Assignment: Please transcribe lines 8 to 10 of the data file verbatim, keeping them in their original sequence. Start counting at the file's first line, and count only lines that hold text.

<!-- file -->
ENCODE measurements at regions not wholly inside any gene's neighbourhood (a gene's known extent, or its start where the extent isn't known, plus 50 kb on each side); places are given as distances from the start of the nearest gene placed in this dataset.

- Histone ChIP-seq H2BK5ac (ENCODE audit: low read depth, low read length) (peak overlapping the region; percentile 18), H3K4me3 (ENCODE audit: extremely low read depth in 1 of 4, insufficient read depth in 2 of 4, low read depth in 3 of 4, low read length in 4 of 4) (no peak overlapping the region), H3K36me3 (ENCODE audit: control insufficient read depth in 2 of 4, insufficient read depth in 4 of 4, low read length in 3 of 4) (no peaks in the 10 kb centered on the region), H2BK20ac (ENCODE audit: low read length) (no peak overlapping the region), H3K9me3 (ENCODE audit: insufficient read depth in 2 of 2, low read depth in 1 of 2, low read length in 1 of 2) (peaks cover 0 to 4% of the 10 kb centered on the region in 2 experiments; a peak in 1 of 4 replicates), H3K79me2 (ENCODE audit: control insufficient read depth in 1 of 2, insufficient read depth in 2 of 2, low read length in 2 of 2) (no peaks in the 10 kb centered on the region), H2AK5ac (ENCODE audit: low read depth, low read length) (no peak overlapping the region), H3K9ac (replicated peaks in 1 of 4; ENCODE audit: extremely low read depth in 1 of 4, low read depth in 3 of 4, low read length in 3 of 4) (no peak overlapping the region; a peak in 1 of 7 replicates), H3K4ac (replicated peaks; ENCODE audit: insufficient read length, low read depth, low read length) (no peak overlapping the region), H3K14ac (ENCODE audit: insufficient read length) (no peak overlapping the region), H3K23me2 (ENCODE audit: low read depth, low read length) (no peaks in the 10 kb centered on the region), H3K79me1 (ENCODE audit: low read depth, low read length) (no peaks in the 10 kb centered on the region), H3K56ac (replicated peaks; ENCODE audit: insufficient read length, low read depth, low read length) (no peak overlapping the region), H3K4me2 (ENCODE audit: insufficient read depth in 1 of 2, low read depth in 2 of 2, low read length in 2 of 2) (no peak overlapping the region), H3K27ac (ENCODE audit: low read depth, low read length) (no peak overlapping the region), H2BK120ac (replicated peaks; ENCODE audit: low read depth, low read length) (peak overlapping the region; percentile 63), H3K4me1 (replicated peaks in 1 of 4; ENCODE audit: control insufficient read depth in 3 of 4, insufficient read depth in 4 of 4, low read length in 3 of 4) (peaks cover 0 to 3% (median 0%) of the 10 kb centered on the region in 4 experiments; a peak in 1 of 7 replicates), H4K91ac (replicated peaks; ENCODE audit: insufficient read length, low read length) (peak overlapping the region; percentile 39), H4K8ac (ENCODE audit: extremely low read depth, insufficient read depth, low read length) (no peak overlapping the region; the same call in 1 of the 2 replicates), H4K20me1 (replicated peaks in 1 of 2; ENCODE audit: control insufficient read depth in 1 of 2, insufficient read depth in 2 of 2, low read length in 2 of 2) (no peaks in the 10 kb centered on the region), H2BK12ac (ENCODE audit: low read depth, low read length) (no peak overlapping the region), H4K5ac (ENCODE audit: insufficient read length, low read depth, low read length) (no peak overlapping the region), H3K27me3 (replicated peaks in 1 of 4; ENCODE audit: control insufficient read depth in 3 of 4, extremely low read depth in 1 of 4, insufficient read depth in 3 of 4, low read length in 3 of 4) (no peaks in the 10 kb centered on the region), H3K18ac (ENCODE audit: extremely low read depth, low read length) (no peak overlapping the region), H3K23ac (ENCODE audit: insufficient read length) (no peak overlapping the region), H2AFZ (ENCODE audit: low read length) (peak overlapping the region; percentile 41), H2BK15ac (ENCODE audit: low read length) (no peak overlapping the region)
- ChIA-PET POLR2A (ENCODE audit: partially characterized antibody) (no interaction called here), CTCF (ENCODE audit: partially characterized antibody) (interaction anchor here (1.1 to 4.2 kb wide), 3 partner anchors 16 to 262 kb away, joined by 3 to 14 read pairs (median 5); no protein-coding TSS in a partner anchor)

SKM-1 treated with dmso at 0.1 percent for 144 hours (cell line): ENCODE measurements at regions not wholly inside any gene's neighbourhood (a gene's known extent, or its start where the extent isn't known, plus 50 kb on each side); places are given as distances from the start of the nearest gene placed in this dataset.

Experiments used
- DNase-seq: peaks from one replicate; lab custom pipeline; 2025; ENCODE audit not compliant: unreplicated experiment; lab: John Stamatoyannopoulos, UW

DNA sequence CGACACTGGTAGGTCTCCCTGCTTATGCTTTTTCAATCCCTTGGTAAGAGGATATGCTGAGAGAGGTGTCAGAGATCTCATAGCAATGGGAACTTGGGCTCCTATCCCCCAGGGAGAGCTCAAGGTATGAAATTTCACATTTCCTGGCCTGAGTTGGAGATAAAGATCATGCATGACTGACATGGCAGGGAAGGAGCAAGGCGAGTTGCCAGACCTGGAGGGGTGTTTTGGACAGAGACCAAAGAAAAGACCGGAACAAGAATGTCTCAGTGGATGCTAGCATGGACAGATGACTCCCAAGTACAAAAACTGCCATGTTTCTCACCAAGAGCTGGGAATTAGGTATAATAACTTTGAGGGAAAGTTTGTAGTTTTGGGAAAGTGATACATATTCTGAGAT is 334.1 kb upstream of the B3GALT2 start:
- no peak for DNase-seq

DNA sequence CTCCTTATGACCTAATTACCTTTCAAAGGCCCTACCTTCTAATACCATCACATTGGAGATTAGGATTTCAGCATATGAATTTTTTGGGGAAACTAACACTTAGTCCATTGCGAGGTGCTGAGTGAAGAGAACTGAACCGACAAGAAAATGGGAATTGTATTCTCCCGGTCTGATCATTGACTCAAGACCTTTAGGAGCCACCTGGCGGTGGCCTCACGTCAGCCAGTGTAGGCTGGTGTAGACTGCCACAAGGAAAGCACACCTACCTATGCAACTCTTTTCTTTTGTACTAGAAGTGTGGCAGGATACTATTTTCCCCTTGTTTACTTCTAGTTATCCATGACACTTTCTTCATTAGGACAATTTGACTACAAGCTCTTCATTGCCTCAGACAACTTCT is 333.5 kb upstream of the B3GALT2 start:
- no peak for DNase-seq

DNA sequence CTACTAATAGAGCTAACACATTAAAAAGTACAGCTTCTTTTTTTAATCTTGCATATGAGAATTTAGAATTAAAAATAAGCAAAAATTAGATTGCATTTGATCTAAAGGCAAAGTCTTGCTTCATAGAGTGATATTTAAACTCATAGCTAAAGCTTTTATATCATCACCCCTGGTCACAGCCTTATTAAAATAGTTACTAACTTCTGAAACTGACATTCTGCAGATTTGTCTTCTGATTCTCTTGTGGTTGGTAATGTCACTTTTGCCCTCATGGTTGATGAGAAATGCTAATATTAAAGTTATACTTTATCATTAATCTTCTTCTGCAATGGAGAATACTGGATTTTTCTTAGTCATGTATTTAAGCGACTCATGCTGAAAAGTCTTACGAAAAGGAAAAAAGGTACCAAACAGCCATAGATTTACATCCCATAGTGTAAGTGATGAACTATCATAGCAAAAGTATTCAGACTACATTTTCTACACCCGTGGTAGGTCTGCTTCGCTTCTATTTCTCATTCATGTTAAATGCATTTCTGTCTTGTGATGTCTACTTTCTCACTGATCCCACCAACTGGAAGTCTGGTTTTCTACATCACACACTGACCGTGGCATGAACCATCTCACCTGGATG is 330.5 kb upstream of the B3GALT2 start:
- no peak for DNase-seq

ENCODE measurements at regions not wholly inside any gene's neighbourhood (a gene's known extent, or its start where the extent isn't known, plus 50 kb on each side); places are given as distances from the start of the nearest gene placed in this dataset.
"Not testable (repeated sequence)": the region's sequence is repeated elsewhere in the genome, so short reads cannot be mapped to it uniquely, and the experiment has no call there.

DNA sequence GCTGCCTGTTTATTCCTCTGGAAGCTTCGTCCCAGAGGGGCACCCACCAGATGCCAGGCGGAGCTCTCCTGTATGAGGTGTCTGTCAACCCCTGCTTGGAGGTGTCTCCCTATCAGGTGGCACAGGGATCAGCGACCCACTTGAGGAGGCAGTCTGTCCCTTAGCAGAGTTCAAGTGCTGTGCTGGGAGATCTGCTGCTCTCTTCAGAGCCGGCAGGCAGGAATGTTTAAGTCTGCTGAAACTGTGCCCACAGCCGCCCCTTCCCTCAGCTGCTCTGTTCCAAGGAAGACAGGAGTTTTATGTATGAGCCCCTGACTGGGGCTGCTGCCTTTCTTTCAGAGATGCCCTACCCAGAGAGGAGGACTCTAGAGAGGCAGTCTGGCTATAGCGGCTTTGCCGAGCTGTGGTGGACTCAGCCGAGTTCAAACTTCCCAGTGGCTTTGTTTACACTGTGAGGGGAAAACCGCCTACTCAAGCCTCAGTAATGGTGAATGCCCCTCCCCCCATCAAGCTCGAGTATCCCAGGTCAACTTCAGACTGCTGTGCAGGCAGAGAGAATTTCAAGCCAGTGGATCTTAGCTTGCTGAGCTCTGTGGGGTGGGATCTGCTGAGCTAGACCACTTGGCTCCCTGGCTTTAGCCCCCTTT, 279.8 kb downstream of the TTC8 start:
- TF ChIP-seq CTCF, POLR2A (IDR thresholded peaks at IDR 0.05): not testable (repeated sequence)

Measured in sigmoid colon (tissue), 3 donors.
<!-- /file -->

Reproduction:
- no peak for DNase-seq

DNA sequence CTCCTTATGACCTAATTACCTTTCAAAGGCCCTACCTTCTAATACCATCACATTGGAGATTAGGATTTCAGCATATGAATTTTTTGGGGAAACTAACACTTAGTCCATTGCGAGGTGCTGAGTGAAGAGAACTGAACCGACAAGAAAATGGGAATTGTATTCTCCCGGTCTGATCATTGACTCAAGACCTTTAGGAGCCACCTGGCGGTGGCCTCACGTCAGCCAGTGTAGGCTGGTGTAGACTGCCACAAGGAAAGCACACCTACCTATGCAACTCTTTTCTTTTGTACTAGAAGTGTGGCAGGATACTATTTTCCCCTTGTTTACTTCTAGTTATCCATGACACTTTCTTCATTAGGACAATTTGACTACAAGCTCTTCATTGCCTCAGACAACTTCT is 333.5 kb upstream of the B3GALT2 start:
- no peak for DNase-seq